I formed a group of like-minded people who were convinced that while the tourism cynics were correct to be critical of tourism in Burma, they did not offer any better alternatives. We think a simplistic analysis that assumes all visitors to Burma are self-centered individuals who support the military junta is neither correct nor helpful. Neither is the suggestion that tourists are the saviours of Burma. Instead, we need to learn more about tourism, about the various impacts and about potential benefits. Such knowledge can then be adapted to Burma.

So Tourism Transparency is an alternative tourism network that encourages ongoing discussion about a new brand of aware and responsible tourists.

Mizzima: What's in store for the future of tourism in Burma?'

Answer: To create sustainable tourism is an immense challenge for all tourist destinations in the world. Tourism is like a fire, you can cook your food on it, or it can burn your house down.

The future of tourism in Burma could go either way.

I hope the government will use their position wisely and develop a sustainable tourism strategy including all stakeholders, bottom up. I hope they will not begin superstructure development in pristine settings. In the workshop I emphasized that sustainable tourism makes business sense because it is what the customers of tomorrow demand. They don't want to visit superstructures in Burma; they want to learn about nature, culture and traditions. And travelers are getting more sophisticated and are aware of green-washing, so the tourism industry has to prove its brave intentions of sustainability.

So on a practical level, this means that the government and the tourism stakeholders need to begin to conduct impact assessments (environmental, social, economic) when they develop tourism. By pursuing a strategy of sustainability and responsibility for tourism development, the government of Myanmar shows they are looking ahead to a new future.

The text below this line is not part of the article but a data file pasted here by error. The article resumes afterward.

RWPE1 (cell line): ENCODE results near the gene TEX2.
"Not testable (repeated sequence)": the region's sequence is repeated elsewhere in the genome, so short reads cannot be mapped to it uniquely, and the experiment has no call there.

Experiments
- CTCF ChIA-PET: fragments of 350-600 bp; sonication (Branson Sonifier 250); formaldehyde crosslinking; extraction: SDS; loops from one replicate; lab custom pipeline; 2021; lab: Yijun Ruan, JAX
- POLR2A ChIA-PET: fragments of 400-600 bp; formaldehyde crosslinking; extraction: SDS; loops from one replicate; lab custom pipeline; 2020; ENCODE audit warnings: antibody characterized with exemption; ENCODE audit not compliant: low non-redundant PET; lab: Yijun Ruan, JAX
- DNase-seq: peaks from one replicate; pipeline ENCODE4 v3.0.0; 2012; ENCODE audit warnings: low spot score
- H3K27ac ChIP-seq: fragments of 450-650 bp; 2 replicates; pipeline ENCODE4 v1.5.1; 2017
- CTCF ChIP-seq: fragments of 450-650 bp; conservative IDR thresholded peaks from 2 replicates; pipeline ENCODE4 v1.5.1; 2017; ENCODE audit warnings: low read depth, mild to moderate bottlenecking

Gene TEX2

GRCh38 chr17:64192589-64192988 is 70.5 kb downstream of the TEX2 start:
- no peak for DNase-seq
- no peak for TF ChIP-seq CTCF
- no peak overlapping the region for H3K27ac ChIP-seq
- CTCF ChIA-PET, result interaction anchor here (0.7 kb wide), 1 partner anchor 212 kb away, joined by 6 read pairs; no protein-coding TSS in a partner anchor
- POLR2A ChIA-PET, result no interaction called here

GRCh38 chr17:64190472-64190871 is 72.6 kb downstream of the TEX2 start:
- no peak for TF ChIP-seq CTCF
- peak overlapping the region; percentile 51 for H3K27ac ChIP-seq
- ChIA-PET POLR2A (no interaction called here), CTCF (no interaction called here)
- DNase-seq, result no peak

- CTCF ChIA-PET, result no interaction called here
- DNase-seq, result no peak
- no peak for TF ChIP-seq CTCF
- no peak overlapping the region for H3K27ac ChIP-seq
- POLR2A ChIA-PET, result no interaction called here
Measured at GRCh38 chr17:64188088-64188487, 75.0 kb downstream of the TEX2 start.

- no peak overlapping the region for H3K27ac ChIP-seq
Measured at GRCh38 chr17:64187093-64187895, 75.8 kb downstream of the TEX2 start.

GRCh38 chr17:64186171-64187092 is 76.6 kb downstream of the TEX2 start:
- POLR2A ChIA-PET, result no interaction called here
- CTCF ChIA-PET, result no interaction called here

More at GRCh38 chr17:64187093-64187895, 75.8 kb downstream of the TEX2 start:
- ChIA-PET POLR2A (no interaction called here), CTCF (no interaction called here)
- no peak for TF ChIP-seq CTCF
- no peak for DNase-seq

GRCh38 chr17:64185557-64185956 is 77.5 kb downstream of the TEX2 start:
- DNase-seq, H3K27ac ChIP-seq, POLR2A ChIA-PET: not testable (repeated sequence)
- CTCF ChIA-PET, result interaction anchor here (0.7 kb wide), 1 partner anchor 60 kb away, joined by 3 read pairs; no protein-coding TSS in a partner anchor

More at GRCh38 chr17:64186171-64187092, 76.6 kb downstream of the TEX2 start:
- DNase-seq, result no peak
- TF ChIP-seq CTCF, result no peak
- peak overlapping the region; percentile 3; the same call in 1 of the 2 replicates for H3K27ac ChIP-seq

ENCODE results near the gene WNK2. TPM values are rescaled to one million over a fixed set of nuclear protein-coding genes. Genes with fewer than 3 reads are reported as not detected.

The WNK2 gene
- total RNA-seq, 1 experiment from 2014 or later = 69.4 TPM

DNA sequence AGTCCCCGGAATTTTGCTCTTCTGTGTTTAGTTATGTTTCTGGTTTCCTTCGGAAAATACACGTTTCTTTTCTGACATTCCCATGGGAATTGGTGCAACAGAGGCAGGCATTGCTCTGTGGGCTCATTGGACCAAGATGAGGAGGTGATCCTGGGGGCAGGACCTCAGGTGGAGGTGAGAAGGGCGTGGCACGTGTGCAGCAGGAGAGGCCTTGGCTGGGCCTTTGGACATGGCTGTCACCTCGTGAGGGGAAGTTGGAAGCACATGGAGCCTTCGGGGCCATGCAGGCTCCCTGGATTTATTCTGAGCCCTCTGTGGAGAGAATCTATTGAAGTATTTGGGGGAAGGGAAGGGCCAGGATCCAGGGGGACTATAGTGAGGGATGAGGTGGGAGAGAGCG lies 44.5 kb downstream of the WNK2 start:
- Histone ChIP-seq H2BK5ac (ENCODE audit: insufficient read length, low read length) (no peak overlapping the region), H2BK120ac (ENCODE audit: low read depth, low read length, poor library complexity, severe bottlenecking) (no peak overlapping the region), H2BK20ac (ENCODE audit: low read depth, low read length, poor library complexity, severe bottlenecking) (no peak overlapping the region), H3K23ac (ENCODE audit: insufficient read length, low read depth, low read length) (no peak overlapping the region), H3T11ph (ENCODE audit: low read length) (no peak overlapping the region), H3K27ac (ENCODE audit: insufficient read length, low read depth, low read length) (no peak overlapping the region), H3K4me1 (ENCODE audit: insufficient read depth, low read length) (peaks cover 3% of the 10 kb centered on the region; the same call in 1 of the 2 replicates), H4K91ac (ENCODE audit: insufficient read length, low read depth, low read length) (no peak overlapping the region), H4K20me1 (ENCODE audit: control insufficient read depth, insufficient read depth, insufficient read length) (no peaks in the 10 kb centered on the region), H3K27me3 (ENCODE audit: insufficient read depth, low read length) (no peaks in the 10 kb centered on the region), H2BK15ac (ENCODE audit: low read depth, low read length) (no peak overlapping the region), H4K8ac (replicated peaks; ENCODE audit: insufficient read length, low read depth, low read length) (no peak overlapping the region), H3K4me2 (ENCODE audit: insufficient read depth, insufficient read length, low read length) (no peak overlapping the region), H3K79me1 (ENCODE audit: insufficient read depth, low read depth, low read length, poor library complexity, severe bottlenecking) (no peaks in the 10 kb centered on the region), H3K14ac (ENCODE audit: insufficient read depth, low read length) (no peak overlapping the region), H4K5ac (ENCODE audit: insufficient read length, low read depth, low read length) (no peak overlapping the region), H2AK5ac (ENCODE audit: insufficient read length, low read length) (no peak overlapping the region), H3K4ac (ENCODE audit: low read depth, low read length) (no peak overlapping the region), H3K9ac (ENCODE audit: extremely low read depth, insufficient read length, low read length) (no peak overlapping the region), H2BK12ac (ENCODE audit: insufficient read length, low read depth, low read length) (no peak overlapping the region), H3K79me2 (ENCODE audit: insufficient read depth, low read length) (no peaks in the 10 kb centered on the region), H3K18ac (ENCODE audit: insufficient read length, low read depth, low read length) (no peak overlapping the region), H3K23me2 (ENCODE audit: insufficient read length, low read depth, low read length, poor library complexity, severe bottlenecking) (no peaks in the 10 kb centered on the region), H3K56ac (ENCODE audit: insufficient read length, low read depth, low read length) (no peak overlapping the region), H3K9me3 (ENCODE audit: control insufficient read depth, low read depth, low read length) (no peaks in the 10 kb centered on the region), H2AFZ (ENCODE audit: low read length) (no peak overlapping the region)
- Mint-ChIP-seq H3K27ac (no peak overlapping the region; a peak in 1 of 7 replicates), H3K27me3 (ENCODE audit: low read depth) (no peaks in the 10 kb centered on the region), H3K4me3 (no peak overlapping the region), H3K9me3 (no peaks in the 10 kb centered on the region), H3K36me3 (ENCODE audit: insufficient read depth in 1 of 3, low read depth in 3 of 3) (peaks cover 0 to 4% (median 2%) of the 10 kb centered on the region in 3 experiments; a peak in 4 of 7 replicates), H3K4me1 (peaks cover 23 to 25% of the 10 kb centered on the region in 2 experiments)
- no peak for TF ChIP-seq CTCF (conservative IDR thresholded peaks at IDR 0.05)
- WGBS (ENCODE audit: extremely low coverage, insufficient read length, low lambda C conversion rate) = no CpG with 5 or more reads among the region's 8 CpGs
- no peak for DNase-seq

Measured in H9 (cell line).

Mizzima: What do you think of the government's current strategy towards tourism?

Answer: The government's current tourism development strategy is unclear, but I was told the new strategy paper will come out in November. We are in a critical phase right now; it could go either way. So perhaps I can comment more on past strategies.

The tourism sector was first encouraged when the Burma’s Tourism Law was enacted in 1990. After that separate administrative bodies were formed such as the Ministry of Hotels and Tourism in 1992. Since then entrepreneurs and foreign investors have developed tourism infrastructures, and what is referred to as 'superstructures' by the Myanmar Ministry of Hotels and Tourism (MMHT). Since then a low inflow of foreign investment has resulted in a situation where more than 85 per cent of foreign direct investment in Myanmar goes to mining, oil, gas and power. According to MMHT investment in tourism was around 3 per cent (July 2010).

I think it's pretty clear tourism for the government is a sector with vast potential and comparative advantage, and I hope the government will make a commitment to develop tourism by integrating all stakeholders and following sustainability standards.


For more information about Tourism Transparency, go to

http://www.tourismtransparency.org/


source http://www.mizzima.com/edop/interview/5987-responsible-tourism-in-burma.html
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Date d'inscription : 31/05/2009